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A CH-53E Super Stallion helicopter takes off after inserting Royal Thai and U.S. Marines, during a mock helicopter raid, Feb. 13. The raid was a bilateral mission carried out by Royal Thai and U.S. Marines with the 31st Marine Expeditionary Unit, 3rd Marine Expeditionary Brigade, during exercise Cobra Gold 2011. For three decades, Thailand has hosted Cobra Gold, one of the largest land-based, joint, combined military training exercises in the world.

Photo by Lance Cpl. Garry J. Welch

Thai forces, 31st MEU conduct raid from air

13 Feb 2011 | Lance Cpl. Garry J. Welch

The Marines hymn describes the Marine Corps ability to “fight our countries battles in the air on land and sea.” The 31st Marine Expeditionary Unit, 3rd Marine Expeditionary Brigade, has been training to ensure the Marine Corps retains the ability to do just that.

Royal Thai Special Forces service members and Marines with Force Reconnaissance Platoon, 31st MEU, secured a location and took-out the enemy’s main source of communication, a radio tower in a recent training exercise held during Cobra Gold 2011.

As eight helicopters descended into the landing zone during a mock helicopter raid Feb. 13, huge clouds of dust and debris were blown into the air. As soon as they touched down, Royal Thai and U.S. Marines immediately began setting up security around the LZ and assembling into squads that would assault the target building.

At the same time, mortar teams began setting up their mortar tubes and training them in the direction of the target, prepared to provide support as needed.

Less then a minute after landing, the Marines began moving towards their objective, and almost instantly received fire from the hostile forces occupying the building. Both the Royal Thai and U.S. Marines took cover and began firing back.

As the enemy took cover the Marines made their move, charging towards the entrance of the building. They then stacked up, kicked in the door, and began methodically clearing and securing the target building.

Within ten minutes the raid was over and the simulated wounded were being cared for.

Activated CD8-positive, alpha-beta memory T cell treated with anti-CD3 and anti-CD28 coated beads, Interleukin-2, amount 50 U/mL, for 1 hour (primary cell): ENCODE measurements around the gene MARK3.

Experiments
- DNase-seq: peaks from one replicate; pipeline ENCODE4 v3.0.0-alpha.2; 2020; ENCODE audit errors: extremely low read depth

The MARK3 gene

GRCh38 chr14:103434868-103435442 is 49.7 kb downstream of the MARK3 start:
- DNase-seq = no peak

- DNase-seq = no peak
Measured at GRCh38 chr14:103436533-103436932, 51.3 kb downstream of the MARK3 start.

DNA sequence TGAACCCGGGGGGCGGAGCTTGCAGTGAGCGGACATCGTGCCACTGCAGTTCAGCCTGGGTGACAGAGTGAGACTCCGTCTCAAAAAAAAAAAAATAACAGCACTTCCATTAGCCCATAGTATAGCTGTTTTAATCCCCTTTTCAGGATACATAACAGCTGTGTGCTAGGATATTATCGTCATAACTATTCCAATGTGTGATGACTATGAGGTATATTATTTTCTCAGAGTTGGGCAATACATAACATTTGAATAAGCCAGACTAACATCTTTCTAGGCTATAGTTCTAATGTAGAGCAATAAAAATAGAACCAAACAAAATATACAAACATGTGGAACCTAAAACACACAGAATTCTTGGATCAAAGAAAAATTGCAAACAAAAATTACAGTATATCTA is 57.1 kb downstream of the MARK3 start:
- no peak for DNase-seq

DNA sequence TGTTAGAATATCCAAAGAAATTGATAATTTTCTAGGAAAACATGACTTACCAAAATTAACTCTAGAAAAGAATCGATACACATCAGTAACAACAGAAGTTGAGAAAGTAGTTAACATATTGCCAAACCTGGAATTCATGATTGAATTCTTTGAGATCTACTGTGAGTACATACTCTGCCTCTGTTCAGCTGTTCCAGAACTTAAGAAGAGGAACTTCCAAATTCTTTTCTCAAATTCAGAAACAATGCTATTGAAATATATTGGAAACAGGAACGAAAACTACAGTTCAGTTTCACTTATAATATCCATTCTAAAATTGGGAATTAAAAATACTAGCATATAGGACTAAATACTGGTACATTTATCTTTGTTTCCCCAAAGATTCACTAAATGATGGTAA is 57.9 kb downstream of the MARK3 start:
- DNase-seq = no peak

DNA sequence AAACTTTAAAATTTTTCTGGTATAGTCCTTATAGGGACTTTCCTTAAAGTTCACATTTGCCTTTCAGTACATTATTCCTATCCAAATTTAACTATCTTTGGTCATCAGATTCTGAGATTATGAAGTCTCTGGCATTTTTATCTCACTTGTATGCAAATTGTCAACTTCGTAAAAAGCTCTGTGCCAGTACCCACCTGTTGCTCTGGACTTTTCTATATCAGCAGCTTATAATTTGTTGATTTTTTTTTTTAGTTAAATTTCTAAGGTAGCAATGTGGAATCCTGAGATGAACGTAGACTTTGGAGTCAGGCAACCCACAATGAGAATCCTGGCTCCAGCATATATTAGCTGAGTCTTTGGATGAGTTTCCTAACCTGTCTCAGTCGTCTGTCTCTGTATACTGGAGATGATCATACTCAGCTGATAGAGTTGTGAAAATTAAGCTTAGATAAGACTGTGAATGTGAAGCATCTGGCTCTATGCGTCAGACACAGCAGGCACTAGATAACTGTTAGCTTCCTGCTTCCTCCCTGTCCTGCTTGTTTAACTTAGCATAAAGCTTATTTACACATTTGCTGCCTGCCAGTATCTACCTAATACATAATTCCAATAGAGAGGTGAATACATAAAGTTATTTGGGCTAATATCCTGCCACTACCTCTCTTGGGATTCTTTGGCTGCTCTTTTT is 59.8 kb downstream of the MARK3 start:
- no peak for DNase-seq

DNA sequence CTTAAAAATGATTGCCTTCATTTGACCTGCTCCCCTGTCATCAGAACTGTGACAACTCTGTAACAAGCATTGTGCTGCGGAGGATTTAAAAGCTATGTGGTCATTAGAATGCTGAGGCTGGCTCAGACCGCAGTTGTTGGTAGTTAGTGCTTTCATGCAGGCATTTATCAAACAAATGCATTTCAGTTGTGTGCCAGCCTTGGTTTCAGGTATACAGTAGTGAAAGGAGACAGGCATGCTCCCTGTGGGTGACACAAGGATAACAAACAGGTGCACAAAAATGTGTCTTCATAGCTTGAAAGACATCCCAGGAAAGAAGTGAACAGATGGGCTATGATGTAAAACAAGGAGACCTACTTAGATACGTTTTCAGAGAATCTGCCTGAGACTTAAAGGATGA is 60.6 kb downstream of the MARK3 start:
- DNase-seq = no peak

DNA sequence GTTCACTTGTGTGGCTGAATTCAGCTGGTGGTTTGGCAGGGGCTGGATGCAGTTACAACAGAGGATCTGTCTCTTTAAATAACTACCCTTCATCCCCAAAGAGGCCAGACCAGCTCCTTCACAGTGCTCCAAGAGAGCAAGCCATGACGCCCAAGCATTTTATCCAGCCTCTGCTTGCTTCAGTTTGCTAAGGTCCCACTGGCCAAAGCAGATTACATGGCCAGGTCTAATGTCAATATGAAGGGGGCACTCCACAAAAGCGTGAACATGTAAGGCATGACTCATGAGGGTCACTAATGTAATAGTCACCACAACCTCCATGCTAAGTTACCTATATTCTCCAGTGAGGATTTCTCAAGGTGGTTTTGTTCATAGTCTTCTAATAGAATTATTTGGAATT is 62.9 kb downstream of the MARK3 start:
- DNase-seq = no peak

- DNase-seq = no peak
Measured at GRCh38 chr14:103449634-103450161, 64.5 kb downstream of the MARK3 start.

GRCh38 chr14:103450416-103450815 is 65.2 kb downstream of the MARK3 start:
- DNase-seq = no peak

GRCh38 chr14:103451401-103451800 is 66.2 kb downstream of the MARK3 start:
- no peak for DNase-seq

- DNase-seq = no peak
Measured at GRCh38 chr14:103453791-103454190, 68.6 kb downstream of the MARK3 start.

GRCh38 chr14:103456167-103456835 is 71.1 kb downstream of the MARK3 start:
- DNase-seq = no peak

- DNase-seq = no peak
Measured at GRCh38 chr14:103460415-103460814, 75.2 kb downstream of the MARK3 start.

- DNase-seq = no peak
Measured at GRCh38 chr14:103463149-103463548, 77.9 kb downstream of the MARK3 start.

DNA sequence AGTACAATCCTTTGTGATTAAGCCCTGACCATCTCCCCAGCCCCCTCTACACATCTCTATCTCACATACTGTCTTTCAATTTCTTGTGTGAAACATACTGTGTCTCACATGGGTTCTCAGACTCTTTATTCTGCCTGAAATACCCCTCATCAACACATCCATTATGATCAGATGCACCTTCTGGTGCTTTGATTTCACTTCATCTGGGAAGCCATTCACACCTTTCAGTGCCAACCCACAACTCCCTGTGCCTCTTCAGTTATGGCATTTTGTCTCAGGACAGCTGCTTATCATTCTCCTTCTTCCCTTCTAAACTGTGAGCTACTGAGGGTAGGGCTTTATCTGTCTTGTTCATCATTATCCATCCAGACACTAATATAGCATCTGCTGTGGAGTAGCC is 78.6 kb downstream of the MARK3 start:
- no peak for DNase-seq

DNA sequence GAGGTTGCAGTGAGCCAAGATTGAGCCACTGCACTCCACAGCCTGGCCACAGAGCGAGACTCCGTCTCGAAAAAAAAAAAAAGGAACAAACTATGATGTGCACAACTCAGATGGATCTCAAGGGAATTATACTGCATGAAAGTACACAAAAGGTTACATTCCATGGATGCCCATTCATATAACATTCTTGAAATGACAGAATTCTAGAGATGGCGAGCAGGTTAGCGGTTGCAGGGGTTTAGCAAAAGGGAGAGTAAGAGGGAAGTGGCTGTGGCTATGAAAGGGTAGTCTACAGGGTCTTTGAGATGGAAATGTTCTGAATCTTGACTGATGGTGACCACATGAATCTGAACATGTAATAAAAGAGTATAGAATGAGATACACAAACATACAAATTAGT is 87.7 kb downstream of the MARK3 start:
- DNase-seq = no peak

“This was a good experience,” said Sgt. Richard Elsie, a squad leader with Company G, 2nd Battalion, 5th Marines, 31st MEU. “The raid went well and we got to do bilateral training with the Thai Marines and share our strengths. We both train like we fight, and any operation is a chance to better ourselves, and allow us to improve our skills.”

Elsie went on to say that communication with the Royal Thai Marines was difficult, but they were able to work through it using hand and arm signals.

“We were able to hit the building with minimal delay, and maximum violence. Any time you attack a building that’s occupied by enemy forces, it’s tough. Having the language barrier made it even tougher, but since we could communicate with hand and arm signals were able to go in and overwhelm the enemy.”

Both Royal Thai and U.S. Marines faced many challenges during the raid. “The biggest challenge for us was we had to be on the objective quickly,” said Maj. Darren Crow, the operations officer for Special Operations Training Group, III Marine Expeditionary Force. “We had to be off the birds and on the objective before the enemy had time to really prepare a defense.”

Once the raid was over, and the Marines had boarded the helicopters that would take them back to the USS Essex (LHD 2), both sides had gained something from the experience.

“Working with the Thai Marines was just great,” said Crow. “Every time we have the chance to work with them, we learn just as much from them as they learn from us. They are very disciplined and skilled, and they are a great ally.”

Exercise Cobra Gold 2011 improves participating nations’ ability to conduct relevant and dynamic training, while strengthening relationships between the militaries and local communities.

31st Marine Expeditionary Unit